by Gail Farrelly
Gail has shared many wonderful short stories with us and we are happy to have this Valentine’s Day one to share with you!
The song claims “Love is a many splendored thing.” Rubbish!
Okay, maybe it is “splendored” sometimes; but in my brief experience, well, not so much. It’s an on-again, off-again kind of thing.
I’m an Amazon Kindle, one of those little electronic book devices that can hold tons of books. My owner is a twenty-something, self-proclaimed lover of books. Her name is Roberta Reader. She sleeps in a shirt that reads “a book lover never goes to bed alone,” and she carries a tote bag imprinted with the words of Thomas Jefferson: “I cannot live without books.” The bookshelves in her apartment are overflowing.
My relationship with Roberta isn’t always a smooth one. In fact, it didn’t have a good beginning. I was given to her as a gift; at first, she wasn’t pleased. She muttered that technology could take over the rest of the world but she wasn’t going to allow it to take over her world. She even threatened to take me back to the store where I was born. (Yes, this is the “she loves me not” part of the story!) For a while, I was not at all welcome in that household. Roberta’s so-called real books snickered behind my back, confident in their superiority.
Then a funny thing happened. Well, funny to me, anyway, though not to my owner. One night Roberta tripped over some classic books, (the biggest bullies who had aligned themselves again me!) stacked near her couch in the living room. She broke her wrist and sprained her ankle and was home from work for ten days.
Roberta ran out of reading material on the third day. In a foul mood, she grabbed me out of my little packing case (which she had hidden in the back of her closet), pushed a few buttons, and screeched, “Show me what you can do.” She downloaded the latest book by her favorite mystery writer, adjusted the size of the type, and settled down for a nice long session. And so it went for the next few days. She downloaded several more books and read to her heart’s content. (This is the “she loves me” part of the story!)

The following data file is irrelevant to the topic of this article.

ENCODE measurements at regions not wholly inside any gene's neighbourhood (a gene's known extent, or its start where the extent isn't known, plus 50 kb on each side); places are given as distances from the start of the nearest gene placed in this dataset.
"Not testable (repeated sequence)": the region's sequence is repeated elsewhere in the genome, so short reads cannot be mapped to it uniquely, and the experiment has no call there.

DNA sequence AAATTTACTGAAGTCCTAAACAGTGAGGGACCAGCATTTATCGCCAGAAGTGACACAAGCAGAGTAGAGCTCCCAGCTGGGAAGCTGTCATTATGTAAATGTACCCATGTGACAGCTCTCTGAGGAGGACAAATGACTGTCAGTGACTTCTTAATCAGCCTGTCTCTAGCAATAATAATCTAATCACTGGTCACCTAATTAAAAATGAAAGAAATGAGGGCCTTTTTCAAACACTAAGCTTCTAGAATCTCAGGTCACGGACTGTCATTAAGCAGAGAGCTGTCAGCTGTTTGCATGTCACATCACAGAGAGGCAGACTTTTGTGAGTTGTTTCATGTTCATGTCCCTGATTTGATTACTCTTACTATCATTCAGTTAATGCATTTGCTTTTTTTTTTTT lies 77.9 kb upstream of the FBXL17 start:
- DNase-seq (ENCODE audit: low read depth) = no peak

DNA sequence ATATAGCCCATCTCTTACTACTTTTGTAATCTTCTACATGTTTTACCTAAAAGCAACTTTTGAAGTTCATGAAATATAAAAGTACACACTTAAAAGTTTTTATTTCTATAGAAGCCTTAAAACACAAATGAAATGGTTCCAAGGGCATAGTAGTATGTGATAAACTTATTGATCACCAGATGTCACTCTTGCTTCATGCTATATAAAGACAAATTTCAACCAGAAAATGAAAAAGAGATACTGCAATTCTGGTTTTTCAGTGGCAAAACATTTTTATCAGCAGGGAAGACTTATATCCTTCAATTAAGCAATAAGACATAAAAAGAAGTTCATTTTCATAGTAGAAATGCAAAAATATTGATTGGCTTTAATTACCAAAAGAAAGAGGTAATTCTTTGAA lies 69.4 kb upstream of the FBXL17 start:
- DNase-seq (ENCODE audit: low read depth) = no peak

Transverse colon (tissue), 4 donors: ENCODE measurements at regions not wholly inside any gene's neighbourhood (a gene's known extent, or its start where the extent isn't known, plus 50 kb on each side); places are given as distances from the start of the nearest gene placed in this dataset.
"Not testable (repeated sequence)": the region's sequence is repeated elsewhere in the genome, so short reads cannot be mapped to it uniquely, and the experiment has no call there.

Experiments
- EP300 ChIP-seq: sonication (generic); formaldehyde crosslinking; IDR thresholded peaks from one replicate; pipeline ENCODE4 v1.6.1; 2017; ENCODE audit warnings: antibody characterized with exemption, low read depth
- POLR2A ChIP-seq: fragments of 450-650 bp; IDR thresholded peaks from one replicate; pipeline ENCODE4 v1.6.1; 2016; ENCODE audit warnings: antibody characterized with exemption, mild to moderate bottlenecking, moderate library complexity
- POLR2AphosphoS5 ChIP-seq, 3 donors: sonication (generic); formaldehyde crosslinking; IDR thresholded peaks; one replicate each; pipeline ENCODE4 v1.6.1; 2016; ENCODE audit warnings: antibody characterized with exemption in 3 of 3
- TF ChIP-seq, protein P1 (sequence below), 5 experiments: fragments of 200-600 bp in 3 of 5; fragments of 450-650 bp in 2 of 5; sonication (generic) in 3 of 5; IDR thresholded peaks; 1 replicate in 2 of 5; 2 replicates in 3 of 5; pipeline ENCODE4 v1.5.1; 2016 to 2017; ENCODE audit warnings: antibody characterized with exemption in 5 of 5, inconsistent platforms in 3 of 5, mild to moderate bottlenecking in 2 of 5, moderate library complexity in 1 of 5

Trouble arrived when Roberta’s friend came for a visit one afternoon, bearing a get-well gift — a copy of the book at the top of The New York Times current list of bestsellers. Roberta and her friend talked about how a hardcover book was the perfect gift and how nothing could replace the feel of paper and the sight of the printed page. This brought back, they claimed, so many memories of when they had first learned to read. Roberta had the nerve to pick me up and say scornfully that she had found me useful as a temporary stopgap when she couldn’t get to the library or a bookstore but that I wasn’t the same as a real, live book. Imagine the gall of that woman. Traitor! No concern for my feelings at all.
I got back at her on Valentine’s Day, the day that Roberta returned to work. She took me with her, since I weigh so little and am easy to read on the subway. I was still mad at her, so I didn’t provide top-notch service. On the way home, I took my time when she attempted to turn my pages and I blurred the print a little. Okay, okay, I admit it. I wasn’t being so nice. But then look what she said about me! Anyway, I wasn’t surprised (but a little disappointed) when, after dinner that night, she went to her bookshelf and selected a thick volume of the works of Dickens. But guess what? It turned out she didn’t select it for reading. Roberta took the huge volume and used it as a doorstop for her bedroom door. Eureka! She then scooped me up, settled herself in her rocker, and picked up where she had left off in the novel she was reading on the subway. I breathed a sigh of relief. Our spat was over, at least for now.
So, on the evening of Valentine’s Day, all was well with Roberta and me. Of course, it isn’t always that way. I live with the situation as best I can. I have even managed to make peace with the traditional books (those other guys) that line Roberta’s shelves. After the Valentine’s Day slight of the volume of Dickens, we realize that we’re all in the same boat — subject to the whim of a woman. After all, as Frederic Reynolds wrote in The Will:
“As for the women, though we scorn and flout ‘em,
We may live with, but cannot live without ‘em.”